Artist Spotlight Anthony Amoako-Attah

share your creative practice:
in conversation with Anthony Amoako-Attah

What influences translate into your art practice?


As an artist I am inspired by ‘dreams and reality’, how people dream and in reality it takes time to happen. I am also inspired by how fabrics are made and how it drapes, as well as life chances


Has this changed the way you approach your work?


Yes, it has. It has made me not to rush when it comes to making and to understand the word patient when it comes to glass.

What initially captured your imagination about glass?


Colour and it malleability it goes through heat.


What’s the significance of the handmade to you?


To me as an artist handmade brings physical and emotional connection between me and the material. I feel myself intertwined with the art piece as inseparable pieces. 


What was your route to becoming an artist?


It started from primary school when I used draw maps of my country (Ghana) then later perused visual art in high school through to my PhD.  


What is your chosen medium and what are your techniques?


My chosen medium is glass.  I work as a kiln former from glass casting to glass fusion. I also employ water jet cutting.


How would you describe your work and where do you think it fits within the sphere of contemporary glass?


My works seeks to bridge the gap between Ghana art and contemporary glass world. My works also investigate the identity of the artist and also to position the black identity in the glass world


Tell us a bit about your process and what environment you like to work in?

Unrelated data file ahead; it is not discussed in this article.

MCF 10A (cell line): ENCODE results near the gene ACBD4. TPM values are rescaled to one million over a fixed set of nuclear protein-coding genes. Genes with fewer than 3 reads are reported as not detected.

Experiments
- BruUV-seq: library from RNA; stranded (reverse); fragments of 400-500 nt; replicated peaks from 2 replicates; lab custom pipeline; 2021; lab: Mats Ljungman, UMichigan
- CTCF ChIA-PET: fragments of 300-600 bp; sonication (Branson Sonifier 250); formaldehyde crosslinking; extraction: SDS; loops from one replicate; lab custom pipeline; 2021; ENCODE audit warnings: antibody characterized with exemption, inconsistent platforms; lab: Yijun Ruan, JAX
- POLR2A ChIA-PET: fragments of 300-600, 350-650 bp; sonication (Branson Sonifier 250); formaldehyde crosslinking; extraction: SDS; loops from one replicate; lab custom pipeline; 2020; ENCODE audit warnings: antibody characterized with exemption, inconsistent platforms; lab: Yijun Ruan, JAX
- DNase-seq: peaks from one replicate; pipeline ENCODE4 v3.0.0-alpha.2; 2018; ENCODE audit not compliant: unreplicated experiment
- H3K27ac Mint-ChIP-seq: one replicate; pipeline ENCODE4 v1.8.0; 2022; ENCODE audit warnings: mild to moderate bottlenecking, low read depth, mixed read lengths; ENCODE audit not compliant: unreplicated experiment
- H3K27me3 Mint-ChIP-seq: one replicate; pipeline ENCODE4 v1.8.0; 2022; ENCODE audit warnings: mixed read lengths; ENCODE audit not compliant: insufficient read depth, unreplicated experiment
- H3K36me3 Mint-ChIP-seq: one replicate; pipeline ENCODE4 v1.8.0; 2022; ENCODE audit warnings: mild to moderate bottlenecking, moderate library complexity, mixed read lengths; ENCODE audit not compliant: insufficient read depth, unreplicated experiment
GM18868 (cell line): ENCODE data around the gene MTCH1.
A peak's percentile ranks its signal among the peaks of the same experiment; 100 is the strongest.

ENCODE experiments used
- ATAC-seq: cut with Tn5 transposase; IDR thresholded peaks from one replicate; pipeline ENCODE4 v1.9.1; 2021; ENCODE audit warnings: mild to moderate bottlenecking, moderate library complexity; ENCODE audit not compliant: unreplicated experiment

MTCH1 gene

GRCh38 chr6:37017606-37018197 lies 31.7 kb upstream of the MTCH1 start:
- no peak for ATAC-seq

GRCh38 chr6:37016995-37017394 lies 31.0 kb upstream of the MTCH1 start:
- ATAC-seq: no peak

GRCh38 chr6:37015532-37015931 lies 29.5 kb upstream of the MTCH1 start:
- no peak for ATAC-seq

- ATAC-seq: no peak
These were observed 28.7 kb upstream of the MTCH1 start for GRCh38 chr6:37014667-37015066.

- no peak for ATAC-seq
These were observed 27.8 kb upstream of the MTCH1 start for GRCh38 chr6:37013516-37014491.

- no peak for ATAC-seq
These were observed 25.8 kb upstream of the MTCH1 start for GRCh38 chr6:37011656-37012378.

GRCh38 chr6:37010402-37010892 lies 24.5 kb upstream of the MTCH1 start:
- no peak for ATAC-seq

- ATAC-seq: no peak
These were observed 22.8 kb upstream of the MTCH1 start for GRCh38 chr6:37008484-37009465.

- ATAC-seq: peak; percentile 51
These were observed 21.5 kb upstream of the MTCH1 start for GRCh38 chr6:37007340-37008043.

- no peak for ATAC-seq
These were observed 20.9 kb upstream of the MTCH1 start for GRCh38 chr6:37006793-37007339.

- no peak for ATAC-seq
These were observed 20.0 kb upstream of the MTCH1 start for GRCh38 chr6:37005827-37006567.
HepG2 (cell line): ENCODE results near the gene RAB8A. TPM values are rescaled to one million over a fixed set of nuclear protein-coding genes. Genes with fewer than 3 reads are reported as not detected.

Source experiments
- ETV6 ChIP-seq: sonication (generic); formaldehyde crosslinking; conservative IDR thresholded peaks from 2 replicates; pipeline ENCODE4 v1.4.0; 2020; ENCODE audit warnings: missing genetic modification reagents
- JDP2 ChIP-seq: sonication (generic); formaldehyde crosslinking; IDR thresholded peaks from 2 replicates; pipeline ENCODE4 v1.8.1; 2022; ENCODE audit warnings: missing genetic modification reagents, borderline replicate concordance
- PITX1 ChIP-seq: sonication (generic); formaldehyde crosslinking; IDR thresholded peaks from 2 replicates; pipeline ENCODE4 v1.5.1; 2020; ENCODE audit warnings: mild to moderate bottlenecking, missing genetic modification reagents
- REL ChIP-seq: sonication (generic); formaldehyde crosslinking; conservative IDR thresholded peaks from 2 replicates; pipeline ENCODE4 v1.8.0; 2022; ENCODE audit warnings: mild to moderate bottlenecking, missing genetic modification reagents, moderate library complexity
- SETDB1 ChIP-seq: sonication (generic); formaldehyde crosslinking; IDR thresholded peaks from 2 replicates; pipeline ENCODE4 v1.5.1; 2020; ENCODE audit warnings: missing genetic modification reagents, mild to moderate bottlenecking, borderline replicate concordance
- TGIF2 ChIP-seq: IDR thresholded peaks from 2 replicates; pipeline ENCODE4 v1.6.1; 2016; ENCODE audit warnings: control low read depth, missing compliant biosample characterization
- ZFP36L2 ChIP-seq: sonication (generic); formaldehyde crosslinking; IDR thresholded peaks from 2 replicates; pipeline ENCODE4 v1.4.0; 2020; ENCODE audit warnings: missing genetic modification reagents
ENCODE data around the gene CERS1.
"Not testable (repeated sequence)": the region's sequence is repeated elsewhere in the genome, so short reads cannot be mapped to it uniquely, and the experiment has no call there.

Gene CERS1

I work through making my own screens, developing colours 4 to 9 colour separation. I employ the all screen process through the use of Bullseye glass powder and enamels. Then fire it around 690o c.


Who do you look up to when it comes to aesthetics?


Colours and it composition


What currently inspires you and which other artists do you admire and why?


Currently what inspire me is my own life and his stories others about life chances. I am also inspired by African Proverbs, Adinkra symbols and Kente patterns and philosophical meaning which is attached to it. I do admire Kathleen Whiteman, El Anatsui, Jeffrey Sarmeinto and Preston Singletary


Anthony Amoako-Attah

Anthony Amoako-Attah a current PhD student at the university of Sunderland. He started his artist career from KNUST-Ghana where he did ceramics and later continued to pursue his masters in glass at his current university. Taught as teaching assistant and ceramic technician in KNUST and Sunyani Technical University respectively. Unlike many contemporary artist, Amoako Attah is primarily self-taught, [and his] work focuses on migration, integration, dislocation and life chances. Anthony put his traditional Kente designs and Adinkra symbols on glass through printing of glass powders and enamels through kiln forming techniques making the glass look like a woven or printed fabric. “I see glass as [the] host upon which I feed as a parasite to bring about my personal and cultural identity.”